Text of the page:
Michael: It is a long time, they really pummeled it. Which is great! But that was a song that I was really into, I made it using a lot of different samplers. It was really inspired by ‘90s Beck stuff, and just really exploring, having fun with it. It was originally five minutes and I got it down to three-and-a-half. But I was never thinking like, Now I’m making a radio single! But then of course, the track where I was like, Now I’m making a radio single! — like, it got playlisted but it was on the B-lists and it was only on there for, like, two weeks. So that just shows me — and it’s really hard to remember this — to do the thing which is exciting to you and people will respond to it. Don’t try and second guess it. 

Raphaelle: Yeah! Absolutely. There’s no formula. Well, there is a formula, and it sucks. I am really wondering where Rihanna is, and Beyonce, because their formula is great, [but] I’ve been turning on the radio lately, and there is nothing on that’s good. But it’s following the formula. I turn on the radio a lot, I call it my research — I am like, What’s going on with the pop? Everyone is trying to sound like Billie Eilish, but they’re bad at it. They’re doing all this dark shit. That’s bad. 

Michael: Yeah, Billie Eilish herself is great! She’s amazing. Fantastic. It’s amazing how people can pick up on this thing that is totally left of center, because she was basically whispering in the songs. The arrangement of the songs are really weird and don’t make any sense in terms of a pop song. But then people pick up on one element of it and take out all the good stuff. Which is basically all the innovation, and all the unusual songwriting. 

Raphaelle: [Laughs.] They’re all just, like, whispering and then there’s a bass drop. Or there’s a lot of Maroon 5 knock offs. Maroon 5 is bad enough to begin with. I’m like, Where’s Beyonce? Where’s Rihanna? Why aren’t you playing the new Ariana Grande record more? Like, where’s Drake!? 

Michael: Well, where’s Drake as in, where is the real Drake? Cause he’s slightly repeating  himself now. 

Raphaelle: I know, but I love it! 

Michael: Drake’s here.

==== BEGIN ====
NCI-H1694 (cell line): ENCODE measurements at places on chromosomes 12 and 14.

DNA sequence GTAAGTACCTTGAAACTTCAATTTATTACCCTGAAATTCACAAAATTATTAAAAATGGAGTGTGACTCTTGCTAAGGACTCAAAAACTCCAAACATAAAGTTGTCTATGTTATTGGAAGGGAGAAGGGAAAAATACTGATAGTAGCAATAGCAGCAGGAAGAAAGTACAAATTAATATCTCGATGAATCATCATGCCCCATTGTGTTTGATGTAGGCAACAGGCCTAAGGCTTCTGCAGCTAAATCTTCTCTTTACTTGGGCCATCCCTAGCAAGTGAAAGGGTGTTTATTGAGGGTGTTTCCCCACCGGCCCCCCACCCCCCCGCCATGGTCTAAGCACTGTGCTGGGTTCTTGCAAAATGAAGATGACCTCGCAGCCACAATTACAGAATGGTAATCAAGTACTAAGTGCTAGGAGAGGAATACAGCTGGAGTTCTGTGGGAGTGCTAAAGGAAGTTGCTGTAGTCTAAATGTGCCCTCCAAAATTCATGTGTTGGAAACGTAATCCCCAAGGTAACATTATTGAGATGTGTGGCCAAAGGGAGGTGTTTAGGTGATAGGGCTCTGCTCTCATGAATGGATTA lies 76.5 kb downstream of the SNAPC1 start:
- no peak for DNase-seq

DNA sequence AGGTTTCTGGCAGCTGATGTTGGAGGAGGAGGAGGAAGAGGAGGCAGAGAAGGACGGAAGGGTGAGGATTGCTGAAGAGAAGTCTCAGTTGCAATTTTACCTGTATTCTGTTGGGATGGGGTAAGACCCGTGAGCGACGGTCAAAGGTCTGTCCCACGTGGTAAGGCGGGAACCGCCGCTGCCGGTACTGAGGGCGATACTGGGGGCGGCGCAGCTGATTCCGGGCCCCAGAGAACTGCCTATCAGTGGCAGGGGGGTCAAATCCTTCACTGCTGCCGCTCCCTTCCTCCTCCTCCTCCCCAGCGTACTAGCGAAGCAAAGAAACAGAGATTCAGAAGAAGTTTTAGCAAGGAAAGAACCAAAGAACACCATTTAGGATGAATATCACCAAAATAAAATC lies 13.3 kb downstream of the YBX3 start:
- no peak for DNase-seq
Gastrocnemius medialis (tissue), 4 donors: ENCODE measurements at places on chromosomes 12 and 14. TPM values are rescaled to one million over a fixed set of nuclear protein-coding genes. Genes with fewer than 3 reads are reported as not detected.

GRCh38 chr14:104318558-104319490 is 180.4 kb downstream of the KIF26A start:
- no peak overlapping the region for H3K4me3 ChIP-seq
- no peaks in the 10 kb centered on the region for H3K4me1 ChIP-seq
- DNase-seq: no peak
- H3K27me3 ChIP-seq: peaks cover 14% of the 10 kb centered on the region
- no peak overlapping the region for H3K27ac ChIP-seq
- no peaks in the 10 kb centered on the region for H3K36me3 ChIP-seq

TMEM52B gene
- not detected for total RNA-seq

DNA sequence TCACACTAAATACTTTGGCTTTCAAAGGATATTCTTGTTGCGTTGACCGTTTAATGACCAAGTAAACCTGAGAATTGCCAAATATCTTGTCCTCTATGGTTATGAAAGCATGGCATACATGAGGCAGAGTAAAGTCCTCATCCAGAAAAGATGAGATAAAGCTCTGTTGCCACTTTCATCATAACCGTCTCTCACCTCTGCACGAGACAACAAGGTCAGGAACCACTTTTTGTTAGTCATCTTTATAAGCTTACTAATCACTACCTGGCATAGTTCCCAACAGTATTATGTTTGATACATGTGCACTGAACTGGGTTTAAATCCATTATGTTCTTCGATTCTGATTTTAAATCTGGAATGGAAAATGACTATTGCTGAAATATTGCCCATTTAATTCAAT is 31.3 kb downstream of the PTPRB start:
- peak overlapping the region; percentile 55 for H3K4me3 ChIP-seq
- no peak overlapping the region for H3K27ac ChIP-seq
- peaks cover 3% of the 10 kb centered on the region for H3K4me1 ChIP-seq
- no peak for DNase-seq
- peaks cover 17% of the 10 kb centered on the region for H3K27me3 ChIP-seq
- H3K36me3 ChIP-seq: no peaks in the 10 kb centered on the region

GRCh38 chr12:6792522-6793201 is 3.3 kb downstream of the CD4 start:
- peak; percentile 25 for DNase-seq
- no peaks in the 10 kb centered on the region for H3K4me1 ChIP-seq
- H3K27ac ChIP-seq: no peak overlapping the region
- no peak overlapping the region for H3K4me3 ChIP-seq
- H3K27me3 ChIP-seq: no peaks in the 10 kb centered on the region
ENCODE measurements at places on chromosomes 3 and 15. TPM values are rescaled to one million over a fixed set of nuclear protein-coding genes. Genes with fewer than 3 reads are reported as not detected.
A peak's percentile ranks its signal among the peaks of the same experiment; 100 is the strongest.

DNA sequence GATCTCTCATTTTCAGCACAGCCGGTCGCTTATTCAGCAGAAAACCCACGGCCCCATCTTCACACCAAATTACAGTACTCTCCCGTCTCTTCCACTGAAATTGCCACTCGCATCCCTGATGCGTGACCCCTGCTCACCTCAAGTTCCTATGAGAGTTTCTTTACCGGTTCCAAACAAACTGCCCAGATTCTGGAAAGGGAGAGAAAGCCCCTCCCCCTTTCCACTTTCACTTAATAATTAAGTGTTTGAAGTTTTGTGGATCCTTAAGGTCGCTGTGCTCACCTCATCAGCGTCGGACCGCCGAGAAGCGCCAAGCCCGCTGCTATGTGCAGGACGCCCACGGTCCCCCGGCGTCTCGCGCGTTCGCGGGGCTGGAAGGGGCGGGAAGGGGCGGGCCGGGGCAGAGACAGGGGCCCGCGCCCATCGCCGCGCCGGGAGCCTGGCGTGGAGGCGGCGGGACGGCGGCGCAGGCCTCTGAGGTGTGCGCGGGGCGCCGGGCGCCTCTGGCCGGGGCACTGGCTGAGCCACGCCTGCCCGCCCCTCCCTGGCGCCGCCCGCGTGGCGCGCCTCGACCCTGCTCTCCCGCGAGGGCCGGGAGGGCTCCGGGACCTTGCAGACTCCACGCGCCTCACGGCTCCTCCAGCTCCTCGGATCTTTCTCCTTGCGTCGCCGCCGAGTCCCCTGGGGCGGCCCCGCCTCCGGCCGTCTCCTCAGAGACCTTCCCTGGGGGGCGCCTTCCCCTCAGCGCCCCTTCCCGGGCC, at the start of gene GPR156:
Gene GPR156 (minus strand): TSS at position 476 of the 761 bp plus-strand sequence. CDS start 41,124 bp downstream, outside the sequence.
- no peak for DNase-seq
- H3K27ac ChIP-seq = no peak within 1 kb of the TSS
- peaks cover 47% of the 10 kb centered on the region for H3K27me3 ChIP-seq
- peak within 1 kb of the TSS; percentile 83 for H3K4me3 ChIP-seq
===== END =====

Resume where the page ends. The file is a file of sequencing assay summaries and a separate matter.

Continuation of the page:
Raphaelle: I am into that Drake factory. Just sign me right up. Get me another “God’s Plan.” 

Michael: “God’s Plan” is great. He kind of did another “God’s Plan” — “Laugh Now Cry Later.”

Raphaelle: Oh, I love that song!

Michael: It is really good. I am enjoying it a lot more. And the video is really nice.

Raphaelle: Oh, yeah, that’s a music video that I actually like to watch. Like, I was also thinking about this in the pandemic — I don’t know if I ever wanna make another music video again. 

Michael: I mean, for me, it’s just cause it’s such a ball-ache to make them. And then I never have enough money to make them.

Raphaelle: OK, this is my grand idea: This is what I think is going to be the ticket for me out of music videos, which are so expensive. Intricate photos that slowly… zoom in… [Laughs.]

Michael: [Laughs] So it’s kinda like a fractal. 

Raphaelle: Yeah, like a fractal! Cause I really like watching those, anytime, even if I dont smoke a little weed. I actually get kinda scared of that kind of stuff if I’m high or something. But I just like watching it at all times, so I think that’s my ticket. I actually haven’t told my band yet, this absolutely brilliant idea. [Laughs.]

Michael: Well, I’d be interested to hear any new music you’re talking about, any demos — it all sounds really interesting. 

Raphaelle: For sure, yeah. It’s really weird, it’s cool. I’ll definitely send you some stuff. . You just can’t steal my ideas, and I won’t steal yours. 

Michael: That’s very true, yeah. Let’s make a pact. [Laughs.]

Raphaelle: [Laughs.] I have this on record now! 

Michael: This is true, it’s on record! You’ve got that collateral, it’s fine. 

Raphaelle: I’ll take you to small claims court, for my indie royalties.

Michael: Don’t send me anything, it’s not worth it! I can’t be responsible…

Raphaelle: I’m kidding! 

Michael: I’ll steal it accidentally! [Laughs.]

Raphaelle: [Laughs.] OK sick. Well, I’m gonna go make a coffee.

Michael Lovett: Cool, alright. 

Raphaelle: It was great to talk to you! 

Michael: Great chat! 

Raphaelle: Stay positive, keep the joy alive! 

(Photo Credit: left, Aleksandra Kingo)

NZCA Lines is the project of producer and multi-instrumentalist Michael Lovett. His third album, Pure Luxury, is out now via Memphis Industries.

(Photo Credit: Aleksandra Kingo)